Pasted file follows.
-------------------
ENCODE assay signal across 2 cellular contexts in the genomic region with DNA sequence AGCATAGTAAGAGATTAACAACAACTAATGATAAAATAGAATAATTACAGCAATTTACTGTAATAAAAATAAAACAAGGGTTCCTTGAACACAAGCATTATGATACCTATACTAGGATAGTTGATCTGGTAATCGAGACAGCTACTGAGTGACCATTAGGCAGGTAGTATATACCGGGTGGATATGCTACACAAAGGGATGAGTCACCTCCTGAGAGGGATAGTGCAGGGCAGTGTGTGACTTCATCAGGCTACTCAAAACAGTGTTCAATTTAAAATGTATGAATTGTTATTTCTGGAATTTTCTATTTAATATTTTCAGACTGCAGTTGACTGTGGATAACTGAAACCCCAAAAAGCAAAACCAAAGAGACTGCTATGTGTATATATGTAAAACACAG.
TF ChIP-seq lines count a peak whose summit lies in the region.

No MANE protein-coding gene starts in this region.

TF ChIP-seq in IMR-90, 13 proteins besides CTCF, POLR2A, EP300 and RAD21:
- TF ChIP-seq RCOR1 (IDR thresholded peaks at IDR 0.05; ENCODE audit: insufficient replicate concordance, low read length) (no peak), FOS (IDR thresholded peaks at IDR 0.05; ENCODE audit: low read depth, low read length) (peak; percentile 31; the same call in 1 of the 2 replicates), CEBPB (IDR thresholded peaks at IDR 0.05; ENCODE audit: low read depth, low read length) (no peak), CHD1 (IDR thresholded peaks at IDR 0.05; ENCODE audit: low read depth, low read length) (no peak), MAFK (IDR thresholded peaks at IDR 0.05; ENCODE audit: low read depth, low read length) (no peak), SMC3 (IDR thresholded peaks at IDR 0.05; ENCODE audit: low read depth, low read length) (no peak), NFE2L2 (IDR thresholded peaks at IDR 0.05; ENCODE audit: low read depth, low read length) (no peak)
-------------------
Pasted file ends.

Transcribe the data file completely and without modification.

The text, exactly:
ENCODE assay signal across 2 cellular contexts in the genomic region with DNA sequence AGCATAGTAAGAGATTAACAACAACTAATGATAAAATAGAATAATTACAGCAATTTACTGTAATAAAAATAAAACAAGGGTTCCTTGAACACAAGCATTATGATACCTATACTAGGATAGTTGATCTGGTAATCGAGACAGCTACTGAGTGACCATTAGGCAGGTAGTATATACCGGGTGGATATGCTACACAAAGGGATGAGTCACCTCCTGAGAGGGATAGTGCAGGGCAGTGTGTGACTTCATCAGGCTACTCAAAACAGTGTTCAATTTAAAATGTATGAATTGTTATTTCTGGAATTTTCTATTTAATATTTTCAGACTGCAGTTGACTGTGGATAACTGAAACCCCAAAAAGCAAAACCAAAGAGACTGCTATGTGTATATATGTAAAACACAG.
TF ChIP-seq lines count a peak whose summit lies in the region.

No MANE protein-coding gene starts in this region.

TF ChIP-seq in IMR-90, 13 proteins besides CTCF, POLR2A, EP300 and RAD21:
- TF ChIP-seq RCOR1 (IDR thresholded peaks at IDR 0.05; ENCODE audit: insufficient replicate concordance, low read length) (no peak), FOS (IDR thresholded peaks at IDR 0.05; ENCODE audit: low read depth, low read length) (peak; percentile 31; the same call in 1 of the 2 replicates), CEBPB (IDR thresholded peaks at IDR 0.05; ENCODE audit: low read depth, low read length) (no peak), CHD1 (IDR thresholded peaks at IDR 0.05; ENCODE audit: low read depth, low read length) (no peak), MAFK (IDR thresholded peaks at IDR 0.05; ENCODE audit: low read depth, low read length) (no peak), SMC3 (IDR thresholded peaks at IDR 0.05; ENCODE audit: low read depth, low read length) (no peak), NFE2L2 (IDR thresholded peaks at IDR 0.05; ENCODE audit: low read depth, low read length) (no peak)